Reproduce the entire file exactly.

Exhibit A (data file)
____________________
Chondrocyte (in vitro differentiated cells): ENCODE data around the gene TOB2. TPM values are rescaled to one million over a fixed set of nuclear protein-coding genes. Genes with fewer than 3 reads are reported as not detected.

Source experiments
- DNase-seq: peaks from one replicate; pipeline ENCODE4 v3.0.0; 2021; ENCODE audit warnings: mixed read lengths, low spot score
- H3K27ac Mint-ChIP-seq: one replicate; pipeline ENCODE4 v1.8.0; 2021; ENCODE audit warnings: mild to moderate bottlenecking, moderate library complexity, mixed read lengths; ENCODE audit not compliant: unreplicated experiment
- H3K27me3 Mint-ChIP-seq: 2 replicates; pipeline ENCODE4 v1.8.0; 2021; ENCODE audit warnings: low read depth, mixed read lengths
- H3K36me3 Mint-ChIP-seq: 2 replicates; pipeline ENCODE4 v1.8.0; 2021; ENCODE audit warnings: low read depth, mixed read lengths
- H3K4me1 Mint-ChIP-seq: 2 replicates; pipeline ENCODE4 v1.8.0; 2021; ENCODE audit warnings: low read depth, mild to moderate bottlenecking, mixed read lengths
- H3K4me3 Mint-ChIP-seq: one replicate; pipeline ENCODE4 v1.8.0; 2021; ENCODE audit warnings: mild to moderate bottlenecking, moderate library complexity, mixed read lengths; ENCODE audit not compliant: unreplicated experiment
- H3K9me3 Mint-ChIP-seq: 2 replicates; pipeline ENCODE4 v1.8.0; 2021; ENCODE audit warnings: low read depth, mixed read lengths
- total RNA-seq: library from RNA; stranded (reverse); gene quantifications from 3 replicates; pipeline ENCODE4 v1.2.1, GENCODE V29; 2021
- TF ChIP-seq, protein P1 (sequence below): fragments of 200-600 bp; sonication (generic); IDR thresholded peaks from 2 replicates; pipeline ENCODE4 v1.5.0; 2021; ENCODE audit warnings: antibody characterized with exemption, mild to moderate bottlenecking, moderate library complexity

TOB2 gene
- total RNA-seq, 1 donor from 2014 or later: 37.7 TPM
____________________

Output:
Chondrocyte (in vitro differentiated cells): ENCODE data around the gene TOB2. TPM values are rescaled to one million over a fixed set of nuclear protein-coding genes. Genes with fewer than 3 reads are reported as not detected.

Source experiments
- DNase-seq: peaks from one replicate; pipeline ENCODE4 v3.0.0; 2021; ENCODE audit warnings: mixed read lengths, low spot score
- H3K27ac Mint-ChIP-seq: one replicate; pipeline ENCODE4 v1.8.0; 2021; ENCODE audit warnings: mild to moderate bottlenecking, moderate library complexity, mixed read lengths; ENCODE audit not compliant: unreplicated experiment
- H3K27me3 Mint-ChIP-seq: 2 replicates; pipeline ENCODE4 v1.8.0; 2021; ENCODE audit warnings: low read depth, mixed read lengths
- H3K36me3 Mint-ChIP-seq: 2 replicates; pipeline ENCODE4 v1.8.0; 2021; ENCODE audit warnings: low read depth, mixed read lengths
- H3K4me1 Mint-ChIP-seq: 2 replicates; pipeline ENCODE4 v1.8.0; 2021; ENCODE audit warnings: low read depth, mild to moderate bottlenecking, mixed read lengths
- H3K4me3 Mint-ChIP-seq: one replicate; pipeline ENCODE4 v1.8.0; 2021; ENCODE audit warnings: mild to moderate bottlenecking, moderate library complexity, mixed read lengths; ENCODE audit not compliant: unreplicated experiment
- H3K9me3 Mint-ChIP-seq: 2 replicates; pipeline ENCODE4 v1.8.0; 2021; ENCODE audit warnings: low read depth, mixed read lengths
- total RNA-seq: library from RNA; stranded (reverse); gene quantifications from 3 replicates; pipeline ENCODE4 v1.2.1, GENCODE V29; 2021
- TF ChIP-seq, protein P1 (sequence below): fragments of 200-600 bp; sonication (generic); IDR thresholded peaks from 2 replicates; pipeline ENCODE4 v1.5.0; 2021; ENCODE audit warnings: antibody characterized with exemption, mild to moderate bottlenecking, moderate library complexity

TOB2 gene
- total RNA-seq, 1 donor from 2014 or later: 37.7 TPM